Kelly Ayotte Has a Donald Trump Problem
New Hampshirites take their role as the first voters in any presidential primary very, very seriously. At a party sponsored by the state GOP to watch the Jan. 28 Republican debate, attendees marked the 100th anniversary of New Hampshire’s primary with a red, white, and blue sheet cake emblazoned with the words “Celebrating FITN”—Twitter parlance for “first in the nation.” Campaign volunteers, party officials, and politicians snacked on brie-and-raspberry phyllo triangles while local surrogates made pitches for their candidates.
They also had their pick of free buttons, signs, and bumper stickers for Kelly Ayotte, the state’s first-term U.S. senator, who is running for reelection in November. In 2010, amid a national Republican wave, she beat her Democratic opponent by 23 points, even as New Hampshire reelected Democrat John Lynch to the governor’s mansion. This year, Ayotte, a fiscal conservative who has reached across party lines to cooperate with Democrats, is crucial to the GOP’s hope of holding on to its four-person Senate majority.
“I like her very much,” said Raul Cervantes, a regular volunteer for Republican campaigns who is supporting John Kasich. Cervantes, a Mexican-born handyman who won the evening’s tax-reform-themed bingo game, had less kind words for Donald Trump: “That’s not the way to run the country, as an angry person.”
Therein lies Ayotte’s problem. To win in November, the junior senator will have to attract conservative, anti-establishment Republicans to her cause while holding on to moderates like Cervantes who are turned off by Trump and Ted Cruz, who won the Iowa caucus. “It’s not like Passover, where the voters say, ‘Oh, these are the good Republicans that we’re meant to spare,’ ” says Fergus Cullen, a former state GOP chairman from 2007 to 2008, who recently endorsed Kasich. “They kill them all.”
At least 9 of the 34 Senate seats up for election in November are likely to be competitive. Six are held by Republicans in states Obama won in 2012, including Florida, Illinois, and New Hampshire, a once solidly red state that’s been trending increasingly Democratic. Ayotte is expected to face the state’s current Democratic governor, Maggie Hassan, who was reelected in 2014 by five points. “There’s not much margin for error for either campaign,” says Andy Smith, director of the University of New Hampshire’s Survey Center.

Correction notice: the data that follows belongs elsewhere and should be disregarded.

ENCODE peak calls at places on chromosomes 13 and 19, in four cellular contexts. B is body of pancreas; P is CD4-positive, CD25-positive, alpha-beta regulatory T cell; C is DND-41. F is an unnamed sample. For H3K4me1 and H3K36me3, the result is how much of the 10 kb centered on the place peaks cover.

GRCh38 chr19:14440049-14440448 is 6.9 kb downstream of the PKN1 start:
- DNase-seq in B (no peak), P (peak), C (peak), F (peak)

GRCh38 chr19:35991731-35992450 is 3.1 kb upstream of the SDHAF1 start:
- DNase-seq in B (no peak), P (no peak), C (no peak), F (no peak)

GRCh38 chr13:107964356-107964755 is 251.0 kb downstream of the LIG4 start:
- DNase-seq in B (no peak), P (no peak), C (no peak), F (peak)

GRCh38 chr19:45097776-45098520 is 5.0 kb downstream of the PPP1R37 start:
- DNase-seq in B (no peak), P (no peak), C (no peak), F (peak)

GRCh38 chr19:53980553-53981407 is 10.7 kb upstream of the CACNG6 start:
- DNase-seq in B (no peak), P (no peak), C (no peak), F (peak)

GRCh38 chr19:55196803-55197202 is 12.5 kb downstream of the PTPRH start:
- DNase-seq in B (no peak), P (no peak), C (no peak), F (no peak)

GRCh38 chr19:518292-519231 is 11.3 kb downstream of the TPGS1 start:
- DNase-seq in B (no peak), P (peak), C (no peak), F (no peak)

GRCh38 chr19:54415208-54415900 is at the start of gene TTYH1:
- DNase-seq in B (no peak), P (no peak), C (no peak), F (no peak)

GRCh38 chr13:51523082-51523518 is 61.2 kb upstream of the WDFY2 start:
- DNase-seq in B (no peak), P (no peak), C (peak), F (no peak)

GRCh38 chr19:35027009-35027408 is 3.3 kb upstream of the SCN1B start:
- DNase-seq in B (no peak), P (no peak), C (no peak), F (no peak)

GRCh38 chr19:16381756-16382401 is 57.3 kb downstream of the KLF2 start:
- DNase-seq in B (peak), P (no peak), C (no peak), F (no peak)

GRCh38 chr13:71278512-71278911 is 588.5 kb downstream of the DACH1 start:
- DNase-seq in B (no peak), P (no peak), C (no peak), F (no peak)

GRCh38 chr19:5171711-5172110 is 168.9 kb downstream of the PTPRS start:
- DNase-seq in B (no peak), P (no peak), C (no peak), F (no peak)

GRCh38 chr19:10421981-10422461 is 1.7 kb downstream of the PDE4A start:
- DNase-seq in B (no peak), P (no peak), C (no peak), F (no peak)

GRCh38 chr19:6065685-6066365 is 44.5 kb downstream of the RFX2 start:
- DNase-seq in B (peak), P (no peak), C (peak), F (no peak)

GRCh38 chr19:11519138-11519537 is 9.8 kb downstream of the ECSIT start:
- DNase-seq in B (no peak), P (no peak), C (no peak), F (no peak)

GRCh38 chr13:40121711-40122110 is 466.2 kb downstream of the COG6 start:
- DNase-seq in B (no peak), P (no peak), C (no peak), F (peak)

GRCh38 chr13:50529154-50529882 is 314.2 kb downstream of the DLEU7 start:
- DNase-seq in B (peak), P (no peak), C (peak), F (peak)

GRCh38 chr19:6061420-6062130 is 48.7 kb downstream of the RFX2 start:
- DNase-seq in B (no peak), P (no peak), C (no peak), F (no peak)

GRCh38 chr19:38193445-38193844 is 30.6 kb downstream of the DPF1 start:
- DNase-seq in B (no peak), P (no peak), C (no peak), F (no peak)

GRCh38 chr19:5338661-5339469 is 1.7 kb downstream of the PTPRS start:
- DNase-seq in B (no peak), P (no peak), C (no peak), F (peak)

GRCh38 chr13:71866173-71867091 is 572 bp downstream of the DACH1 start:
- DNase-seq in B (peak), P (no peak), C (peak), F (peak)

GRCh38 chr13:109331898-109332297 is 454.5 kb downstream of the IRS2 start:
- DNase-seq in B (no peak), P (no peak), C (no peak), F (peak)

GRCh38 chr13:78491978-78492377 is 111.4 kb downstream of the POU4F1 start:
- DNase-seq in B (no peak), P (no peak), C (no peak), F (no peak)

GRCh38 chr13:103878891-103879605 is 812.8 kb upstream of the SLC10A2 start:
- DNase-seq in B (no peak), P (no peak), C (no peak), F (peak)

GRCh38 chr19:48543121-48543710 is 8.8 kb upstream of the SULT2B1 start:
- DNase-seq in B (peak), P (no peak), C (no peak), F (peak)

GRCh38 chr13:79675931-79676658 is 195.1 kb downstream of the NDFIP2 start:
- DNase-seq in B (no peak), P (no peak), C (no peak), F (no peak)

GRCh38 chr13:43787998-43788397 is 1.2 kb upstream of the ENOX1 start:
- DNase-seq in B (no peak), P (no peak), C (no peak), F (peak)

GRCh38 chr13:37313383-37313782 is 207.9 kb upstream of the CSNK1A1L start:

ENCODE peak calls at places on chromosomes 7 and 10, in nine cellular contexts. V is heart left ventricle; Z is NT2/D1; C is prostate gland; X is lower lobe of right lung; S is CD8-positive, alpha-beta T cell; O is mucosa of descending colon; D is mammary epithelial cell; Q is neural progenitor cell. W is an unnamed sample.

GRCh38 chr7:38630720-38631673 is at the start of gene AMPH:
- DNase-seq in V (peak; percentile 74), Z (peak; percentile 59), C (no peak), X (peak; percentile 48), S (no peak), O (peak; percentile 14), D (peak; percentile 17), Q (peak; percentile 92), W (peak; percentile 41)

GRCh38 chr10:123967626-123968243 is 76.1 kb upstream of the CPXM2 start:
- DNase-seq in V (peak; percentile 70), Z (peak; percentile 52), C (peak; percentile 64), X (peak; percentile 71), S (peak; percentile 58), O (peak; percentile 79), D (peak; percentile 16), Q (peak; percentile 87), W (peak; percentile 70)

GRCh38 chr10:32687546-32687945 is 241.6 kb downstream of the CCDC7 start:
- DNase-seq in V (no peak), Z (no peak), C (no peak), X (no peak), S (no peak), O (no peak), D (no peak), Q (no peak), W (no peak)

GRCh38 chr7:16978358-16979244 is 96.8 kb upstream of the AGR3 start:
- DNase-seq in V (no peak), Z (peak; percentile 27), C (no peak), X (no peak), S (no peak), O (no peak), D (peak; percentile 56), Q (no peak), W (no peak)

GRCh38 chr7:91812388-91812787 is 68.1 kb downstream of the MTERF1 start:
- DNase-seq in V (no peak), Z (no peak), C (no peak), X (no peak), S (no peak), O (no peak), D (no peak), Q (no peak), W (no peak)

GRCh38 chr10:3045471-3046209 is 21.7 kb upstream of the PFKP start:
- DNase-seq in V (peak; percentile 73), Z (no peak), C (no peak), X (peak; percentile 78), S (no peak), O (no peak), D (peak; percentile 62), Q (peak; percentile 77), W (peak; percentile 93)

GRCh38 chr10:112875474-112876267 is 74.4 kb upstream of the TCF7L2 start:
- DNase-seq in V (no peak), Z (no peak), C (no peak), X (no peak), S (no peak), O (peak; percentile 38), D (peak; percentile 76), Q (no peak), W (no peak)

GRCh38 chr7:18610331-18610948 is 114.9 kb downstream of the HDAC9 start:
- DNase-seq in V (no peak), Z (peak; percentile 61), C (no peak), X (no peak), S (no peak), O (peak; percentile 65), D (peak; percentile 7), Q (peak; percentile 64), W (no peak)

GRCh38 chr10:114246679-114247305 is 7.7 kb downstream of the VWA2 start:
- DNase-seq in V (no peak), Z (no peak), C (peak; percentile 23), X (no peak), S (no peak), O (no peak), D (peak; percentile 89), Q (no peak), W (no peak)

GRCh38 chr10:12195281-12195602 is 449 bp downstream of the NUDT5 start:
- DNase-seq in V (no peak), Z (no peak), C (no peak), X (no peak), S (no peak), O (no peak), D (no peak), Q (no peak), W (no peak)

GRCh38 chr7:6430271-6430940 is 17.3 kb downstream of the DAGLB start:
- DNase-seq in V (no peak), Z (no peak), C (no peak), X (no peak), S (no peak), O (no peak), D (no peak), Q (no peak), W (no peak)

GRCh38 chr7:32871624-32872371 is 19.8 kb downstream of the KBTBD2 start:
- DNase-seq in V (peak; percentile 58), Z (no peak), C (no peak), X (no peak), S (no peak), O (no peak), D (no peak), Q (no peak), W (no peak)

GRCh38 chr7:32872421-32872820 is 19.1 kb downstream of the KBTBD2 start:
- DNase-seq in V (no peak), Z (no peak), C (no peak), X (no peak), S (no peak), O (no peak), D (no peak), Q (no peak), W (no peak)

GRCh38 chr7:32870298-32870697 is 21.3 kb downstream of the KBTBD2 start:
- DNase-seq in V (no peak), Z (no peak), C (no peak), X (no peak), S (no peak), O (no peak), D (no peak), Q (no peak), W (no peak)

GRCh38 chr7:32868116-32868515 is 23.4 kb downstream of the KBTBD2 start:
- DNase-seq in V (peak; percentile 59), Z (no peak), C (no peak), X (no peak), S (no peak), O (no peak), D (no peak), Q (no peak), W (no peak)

Unsurprisingly, Hassan supporters see a Trump or Cruz nomination as a dream come true. “It’s just easy to paint a picture that she’s one of them, of that extreme right wing of the Republican Party, which is taking control of the Republican Party,” says Hassan campaign treasurer Kathy Sullivan, a former state party chair. “We should be that lucky.”
When Ayotte ran for Senate in 2010, she was a widely liked state attorney general who’d been appointed by a Republican governor and reappointed by a Democrat. She racked up endorsements from John McCain and Sarah Palin. In office, she’s joined most of her fellow Republicans in voting against a 2013 gun control bill, against funding Planned Parenthood, and in favor of phasing out Medicaid expansion under the Affordable Care Act. But she’s sided with Democrats in supporting comprehensive immigration reform and the Environmental Protection Agency’s Clean Power Plan. Ayotte has also been critical of her colleague Cruz, blasting him for his role in shutting down the federal government in 2013. “She’s sort of in the McCain mold,” says Steve Duprey, Ayotte’s finance chair. “She does what she thinks is right and will tell her own party to go pound sand when they’re wrong.”
That hasn’t endeared her to some of her party’s voters. Inside the turreted Nashua hotel where Trump hosted a rally on Jan. 29, Colleen King contrasted Ayotte’s vote for immigration reform with Trump’s anti-immigrant stance. “His whole position is what is the best for America, to get America back to not being the sugar daddy for the world,” said King, a 60-year-old wearing a red-and-white MAKE AMERICA GREAT AGAIN scarf. “I think she’s like a piece of wet spaghetti. She flip-flops.”
Ayotte has also alienated some of her Republican colleagues in the state. After Republicans retook the New Hampshire House in 2014, Ayotte opposed ex-speaker Bill O’Brien’s bid to reclaim his old post. O’Brien, who is now Cruz’s New Hampshire campaign co-chair, organized a meeting in November aimed at finding someone to challenge Ayotte in the Republican primary. No one has emerged, but the filing deadline for the race isn’t until June. “Kelly was given to us by the Republican National Committee,” says Karen McRae, an 11-term former state representative. “She doesn’t represent New Hampshire.”
Ayotte’s campaign disagrees. “In stark contrast to Hassan, Kelly has held more than 50 town halls since taking office to hear directly from voters and bring their ideas and concerns to the Senate,” says her campaign manager, Jon Kohan. “Regardless of how the presidential race plays out, our campaign is focused on drawing a contrast between Kelly’s record of delivering results for New Hampshire and Governor Hassan’s failure to lead or even take a stand on the issues that matter most.”
New Hampshire has occasionally voted split tickets: In 2000, the state went for Republican George W. Bush in the presidential race but reelected Democrat Jeanne Shaheen as governor. (Shaheen is now New Hampshire’s senior U.S. senator.) Ayotte allies say voters know her as a problem solver who prioritizes Granite State issues such as heroin treatment funding and as someone who’s a ubiquitous presence around the state. “If it was anybody else, I would say they didn’t have a chance,” says Andy Crews, a former chair of the Greater Manchester Chamber of Commerce and the state auto dealers association. “She is the realest, most authentic person that I’ve met in politics—there is no question about that—and I think those deposits will pay off, because they were authentic.”